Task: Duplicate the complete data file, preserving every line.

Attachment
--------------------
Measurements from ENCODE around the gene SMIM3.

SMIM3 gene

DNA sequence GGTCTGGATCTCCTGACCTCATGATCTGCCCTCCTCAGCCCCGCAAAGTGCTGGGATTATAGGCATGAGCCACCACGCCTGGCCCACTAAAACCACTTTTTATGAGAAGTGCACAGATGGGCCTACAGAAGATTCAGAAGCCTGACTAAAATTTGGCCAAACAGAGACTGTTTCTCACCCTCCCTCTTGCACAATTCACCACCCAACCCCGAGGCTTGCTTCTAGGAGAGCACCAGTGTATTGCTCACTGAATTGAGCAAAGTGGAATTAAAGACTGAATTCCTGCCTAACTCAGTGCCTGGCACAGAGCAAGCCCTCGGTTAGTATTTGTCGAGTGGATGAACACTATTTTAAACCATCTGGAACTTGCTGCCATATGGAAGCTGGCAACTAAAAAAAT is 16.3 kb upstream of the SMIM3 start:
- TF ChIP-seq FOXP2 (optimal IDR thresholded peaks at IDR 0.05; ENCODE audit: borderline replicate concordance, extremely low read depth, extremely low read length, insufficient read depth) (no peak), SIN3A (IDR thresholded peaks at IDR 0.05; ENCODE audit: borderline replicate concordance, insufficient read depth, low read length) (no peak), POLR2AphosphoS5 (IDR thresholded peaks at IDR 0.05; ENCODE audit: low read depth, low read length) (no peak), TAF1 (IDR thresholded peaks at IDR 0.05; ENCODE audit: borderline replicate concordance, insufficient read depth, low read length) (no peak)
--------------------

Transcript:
Measurements from ENCODE around the gene SMIM3.

SMIM3 gene

DNA sequence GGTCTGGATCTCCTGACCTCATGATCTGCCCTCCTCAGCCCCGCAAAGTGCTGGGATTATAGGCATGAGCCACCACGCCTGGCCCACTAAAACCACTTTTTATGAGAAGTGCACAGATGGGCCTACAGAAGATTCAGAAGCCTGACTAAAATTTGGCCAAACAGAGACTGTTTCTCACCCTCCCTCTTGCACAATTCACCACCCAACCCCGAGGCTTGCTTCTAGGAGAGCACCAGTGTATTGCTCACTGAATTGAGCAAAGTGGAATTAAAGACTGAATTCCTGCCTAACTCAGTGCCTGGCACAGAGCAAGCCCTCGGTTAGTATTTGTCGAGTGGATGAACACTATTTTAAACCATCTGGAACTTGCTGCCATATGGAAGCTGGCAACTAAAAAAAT is 16.3 kb upstream of the SMIM3 start:
- TF ChIP-seq FOXP2 (optimal IDR thresholded peaks at IDR 0.05; ENCODE audit: borderline replicate concordance, extremely low read depth, extremely low read length, insufficient read depth) (no peak), SIN3A (IDR thresholded peaks at IDR 0.05; ENCODE audit: borderline replicate concordance, insufficient read depth, low read length) (no peak), POLR2AphosphoS5 (IDR thresholded peaks at IDR 0.05; ENCODE audit: low read depth, low read length) (no peak), TAF1 (IDR thresholded peaks at IDR 0.05; ENCODE audit: borderline replicate concordance, insufficient read depth, low read length) (no peak)